You might have seen our methods section. There we mention we use multiple methods for timber tracing – we use genetics, stable isotopes and multielement analysis to verify timber trade claims. So what can you do with data like that? How do you turn those numbers into something meaningful for tracing purposes? Are there any best practices available?
Within the Global Timber Tracking Network we have been working hard on exactly those questions, resulting in a streamlined guide for data analysis. With some great international collaboration, involving authors from 30 different institutes, you can check out the result here! It gives a great overview of the current analysis methods for tracing.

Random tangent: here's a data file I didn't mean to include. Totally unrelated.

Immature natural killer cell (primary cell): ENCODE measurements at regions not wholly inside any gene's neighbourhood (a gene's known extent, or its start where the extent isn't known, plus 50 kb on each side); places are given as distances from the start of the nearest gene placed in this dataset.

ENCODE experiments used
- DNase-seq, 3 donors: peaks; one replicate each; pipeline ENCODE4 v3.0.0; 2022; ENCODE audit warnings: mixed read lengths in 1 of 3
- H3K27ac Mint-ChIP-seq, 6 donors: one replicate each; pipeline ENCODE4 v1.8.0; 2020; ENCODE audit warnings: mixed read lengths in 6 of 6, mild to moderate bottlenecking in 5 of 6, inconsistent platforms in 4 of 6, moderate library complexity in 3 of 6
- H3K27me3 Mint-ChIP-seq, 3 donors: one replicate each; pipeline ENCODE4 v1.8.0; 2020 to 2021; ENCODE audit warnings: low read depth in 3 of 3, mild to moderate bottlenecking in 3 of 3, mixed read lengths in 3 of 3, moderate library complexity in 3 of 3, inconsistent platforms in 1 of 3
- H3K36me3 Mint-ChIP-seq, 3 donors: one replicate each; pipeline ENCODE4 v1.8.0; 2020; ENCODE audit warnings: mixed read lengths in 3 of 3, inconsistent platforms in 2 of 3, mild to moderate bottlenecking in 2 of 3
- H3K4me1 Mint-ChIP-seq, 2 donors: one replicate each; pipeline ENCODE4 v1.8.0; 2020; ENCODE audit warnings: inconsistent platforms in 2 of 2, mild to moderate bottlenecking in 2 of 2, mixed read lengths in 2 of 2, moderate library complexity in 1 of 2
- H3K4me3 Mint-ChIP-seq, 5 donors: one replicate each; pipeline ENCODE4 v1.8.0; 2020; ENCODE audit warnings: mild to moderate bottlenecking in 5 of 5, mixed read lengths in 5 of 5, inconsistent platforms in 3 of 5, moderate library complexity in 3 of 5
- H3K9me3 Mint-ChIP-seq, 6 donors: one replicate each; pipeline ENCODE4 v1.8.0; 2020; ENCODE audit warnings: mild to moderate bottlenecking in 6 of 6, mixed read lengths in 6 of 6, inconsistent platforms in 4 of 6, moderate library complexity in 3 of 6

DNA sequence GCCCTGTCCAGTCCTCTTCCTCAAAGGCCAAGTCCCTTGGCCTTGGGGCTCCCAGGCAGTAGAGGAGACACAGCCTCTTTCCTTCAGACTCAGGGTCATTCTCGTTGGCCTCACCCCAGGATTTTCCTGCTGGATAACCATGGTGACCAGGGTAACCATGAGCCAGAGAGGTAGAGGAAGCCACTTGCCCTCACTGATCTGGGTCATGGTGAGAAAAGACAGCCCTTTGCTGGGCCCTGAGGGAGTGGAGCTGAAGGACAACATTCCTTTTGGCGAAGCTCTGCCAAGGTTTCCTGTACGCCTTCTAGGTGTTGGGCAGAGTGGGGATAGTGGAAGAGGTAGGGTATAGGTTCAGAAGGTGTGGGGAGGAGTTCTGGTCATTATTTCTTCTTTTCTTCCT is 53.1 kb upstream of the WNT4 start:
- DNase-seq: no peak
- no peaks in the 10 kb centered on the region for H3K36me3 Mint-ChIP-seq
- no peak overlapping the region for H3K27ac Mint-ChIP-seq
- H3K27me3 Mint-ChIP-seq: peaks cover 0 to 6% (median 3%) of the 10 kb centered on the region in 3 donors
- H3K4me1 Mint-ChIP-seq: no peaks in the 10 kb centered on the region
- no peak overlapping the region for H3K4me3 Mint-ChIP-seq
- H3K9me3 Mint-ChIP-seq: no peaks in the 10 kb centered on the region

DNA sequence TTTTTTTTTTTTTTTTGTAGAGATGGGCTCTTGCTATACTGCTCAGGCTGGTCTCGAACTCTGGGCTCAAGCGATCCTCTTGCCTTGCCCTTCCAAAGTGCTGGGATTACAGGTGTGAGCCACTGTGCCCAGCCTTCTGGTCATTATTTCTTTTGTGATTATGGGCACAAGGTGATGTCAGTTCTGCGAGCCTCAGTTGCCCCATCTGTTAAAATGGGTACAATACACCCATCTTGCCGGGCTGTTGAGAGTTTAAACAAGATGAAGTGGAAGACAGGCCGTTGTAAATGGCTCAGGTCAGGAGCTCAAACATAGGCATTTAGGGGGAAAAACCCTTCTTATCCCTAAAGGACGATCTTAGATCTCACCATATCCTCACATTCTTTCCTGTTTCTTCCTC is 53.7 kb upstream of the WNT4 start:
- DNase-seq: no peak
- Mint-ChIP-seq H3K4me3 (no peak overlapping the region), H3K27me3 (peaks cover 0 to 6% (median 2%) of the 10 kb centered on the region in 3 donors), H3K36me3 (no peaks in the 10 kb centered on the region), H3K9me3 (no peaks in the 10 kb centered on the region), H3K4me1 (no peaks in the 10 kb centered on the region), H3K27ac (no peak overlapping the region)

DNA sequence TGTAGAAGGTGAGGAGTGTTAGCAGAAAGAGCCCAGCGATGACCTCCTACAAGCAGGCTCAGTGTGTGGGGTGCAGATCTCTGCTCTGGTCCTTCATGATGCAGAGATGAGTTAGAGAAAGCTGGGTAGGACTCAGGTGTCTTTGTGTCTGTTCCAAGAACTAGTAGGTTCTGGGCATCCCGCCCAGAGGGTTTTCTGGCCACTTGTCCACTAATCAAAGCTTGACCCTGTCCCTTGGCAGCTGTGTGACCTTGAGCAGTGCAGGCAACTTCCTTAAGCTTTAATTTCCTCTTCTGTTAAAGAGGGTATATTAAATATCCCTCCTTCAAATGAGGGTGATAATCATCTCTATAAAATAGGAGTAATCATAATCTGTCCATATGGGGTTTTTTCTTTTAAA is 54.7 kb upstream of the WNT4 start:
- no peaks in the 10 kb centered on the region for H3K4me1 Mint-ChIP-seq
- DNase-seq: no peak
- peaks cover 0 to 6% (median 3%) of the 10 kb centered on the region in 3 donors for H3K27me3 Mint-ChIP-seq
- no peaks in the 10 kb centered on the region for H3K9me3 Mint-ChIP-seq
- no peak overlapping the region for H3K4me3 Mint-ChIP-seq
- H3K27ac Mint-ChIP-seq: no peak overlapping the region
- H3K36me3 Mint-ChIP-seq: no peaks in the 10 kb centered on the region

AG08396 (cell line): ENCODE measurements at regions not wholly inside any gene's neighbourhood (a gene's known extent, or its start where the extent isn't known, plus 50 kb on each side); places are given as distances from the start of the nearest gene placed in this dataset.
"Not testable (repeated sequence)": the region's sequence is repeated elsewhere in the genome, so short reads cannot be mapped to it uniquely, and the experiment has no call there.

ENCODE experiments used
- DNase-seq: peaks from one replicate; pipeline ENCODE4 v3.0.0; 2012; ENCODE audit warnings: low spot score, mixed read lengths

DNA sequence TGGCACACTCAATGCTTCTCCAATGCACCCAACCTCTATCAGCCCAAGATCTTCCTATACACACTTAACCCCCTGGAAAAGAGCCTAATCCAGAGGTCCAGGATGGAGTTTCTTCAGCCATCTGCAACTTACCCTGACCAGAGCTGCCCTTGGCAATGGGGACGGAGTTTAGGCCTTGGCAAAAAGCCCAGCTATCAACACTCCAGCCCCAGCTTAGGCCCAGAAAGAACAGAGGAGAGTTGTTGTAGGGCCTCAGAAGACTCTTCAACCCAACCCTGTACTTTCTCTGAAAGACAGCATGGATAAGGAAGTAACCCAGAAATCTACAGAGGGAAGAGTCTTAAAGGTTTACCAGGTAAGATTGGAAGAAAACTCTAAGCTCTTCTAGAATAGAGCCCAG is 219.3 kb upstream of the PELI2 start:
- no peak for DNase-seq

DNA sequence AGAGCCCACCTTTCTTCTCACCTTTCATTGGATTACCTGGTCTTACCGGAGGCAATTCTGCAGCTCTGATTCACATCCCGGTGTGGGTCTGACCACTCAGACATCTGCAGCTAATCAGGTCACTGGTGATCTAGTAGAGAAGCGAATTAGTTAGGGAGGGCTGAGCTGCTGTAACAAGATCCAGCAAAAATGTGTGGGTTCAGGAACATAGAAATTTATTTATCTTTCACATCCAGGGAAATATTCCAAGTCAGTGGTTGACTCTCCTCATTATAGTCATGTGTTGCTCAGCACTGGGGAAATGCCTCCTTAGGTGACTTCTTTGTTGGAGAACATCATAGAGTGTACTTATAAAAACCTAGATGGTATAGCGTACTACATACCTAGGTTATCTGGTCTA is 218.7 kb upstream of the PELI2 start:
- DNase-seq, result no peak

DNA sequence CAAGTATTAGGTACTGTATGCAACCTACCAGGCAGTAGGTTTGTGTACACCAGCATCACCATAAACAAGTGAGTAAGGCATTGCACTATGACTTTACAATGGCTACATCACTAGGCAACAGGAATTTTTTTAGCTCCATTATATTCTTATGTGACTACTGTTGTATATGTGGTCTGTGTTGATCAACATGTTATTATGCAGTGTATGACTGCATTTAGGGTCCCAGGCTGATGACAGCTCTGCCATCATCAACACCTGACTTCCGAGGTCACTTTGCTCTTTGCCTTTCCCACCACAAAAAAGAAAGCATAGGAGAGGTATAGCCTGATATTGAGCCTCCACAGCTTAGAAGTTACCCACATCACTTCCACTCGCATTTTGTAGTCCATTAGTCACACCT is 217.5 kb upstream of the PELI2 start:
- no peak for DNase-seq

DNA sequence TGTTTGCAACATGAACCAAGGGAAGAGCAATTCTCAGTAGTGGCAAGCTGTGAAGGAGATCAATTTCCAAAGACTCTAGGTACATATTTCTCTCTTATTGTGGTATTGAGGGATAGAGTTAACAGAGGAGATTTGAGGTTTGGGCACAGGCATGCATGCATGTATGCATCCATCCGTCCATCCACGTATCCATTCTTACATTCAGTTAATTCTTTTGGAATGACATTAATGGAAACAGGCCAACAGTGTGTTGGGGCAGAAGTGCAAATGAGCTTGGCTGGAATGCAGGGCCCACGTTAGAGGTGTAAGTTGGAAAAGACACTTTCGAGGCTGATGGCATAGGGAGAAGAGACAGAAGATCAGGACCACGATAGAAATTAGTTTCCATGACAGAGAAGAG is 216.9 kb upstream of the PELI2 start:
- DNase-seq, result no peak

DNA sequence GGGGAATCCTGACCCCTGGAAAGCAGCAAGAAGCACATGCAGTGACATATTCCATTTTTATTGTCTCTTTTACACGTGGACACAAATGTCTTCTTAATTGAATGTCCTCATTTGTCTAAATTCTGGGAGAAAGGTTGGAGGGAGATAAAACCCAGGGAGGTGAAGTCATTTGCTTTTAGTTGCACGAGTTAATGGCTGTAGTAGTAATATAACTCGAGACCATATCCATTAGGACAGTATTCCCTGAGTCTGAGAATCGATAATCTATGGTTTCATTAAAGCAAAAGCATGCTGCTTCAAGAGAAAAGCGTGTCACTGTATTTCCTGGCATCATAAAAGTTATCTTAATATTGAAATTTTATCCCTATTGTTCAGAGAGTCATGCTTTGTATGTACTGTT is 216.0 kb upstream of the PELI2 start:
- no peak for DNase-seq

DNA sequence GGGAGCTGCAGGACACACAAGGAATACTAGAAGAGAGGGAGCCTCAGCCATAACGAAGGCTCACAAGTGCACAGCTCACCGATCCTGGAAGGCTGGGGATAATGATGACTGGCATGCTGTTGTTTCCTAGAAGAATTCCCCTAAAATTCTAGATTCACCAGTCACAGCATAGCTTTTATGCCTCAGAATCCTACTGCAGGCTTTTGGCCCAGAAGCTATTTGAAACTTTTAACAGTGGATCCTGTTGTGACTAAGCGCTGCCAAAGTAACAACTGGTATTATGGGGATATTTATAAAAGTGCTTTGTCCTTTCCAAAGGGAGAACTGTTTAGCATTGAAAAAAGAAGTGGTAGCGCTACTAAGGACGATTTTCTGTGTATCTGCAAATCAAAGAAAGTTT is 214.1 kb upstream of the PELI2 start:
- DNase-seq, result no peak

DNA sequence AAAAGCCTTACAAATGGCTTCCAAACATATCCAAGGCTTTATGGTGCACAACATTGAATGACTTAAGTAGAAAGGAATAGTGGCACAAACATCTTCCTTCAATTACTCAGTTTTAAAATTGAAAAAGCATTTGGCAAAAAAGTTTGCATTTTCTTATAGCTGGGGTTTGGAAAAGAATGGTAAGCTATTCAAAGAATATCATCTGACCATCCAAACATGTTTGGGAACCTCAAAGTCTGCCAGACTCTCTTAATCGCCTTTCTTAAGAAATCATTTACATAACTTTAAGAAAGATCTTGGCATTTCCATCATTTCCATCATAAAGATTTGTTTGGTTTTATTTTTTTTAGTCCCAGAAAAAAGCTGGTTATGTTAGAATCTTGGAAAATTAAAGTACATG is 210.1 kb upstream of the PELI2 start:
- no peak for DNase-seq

The guide provides an overview of the current methods used to analyse data derived from different wood identification methods, while presenting their respective strengths and limitations. It gives advice on data analysis, from the development of reference data, through to the verification of identity and provenance of unknown samples against the reference database. Lastly it includes an expert view on combining methods for wood identification and discusses how timber identification possibilities could expand in the future.
If you want to know more about timber tracing, or the data analysis guide specifically, make sure to get in touch!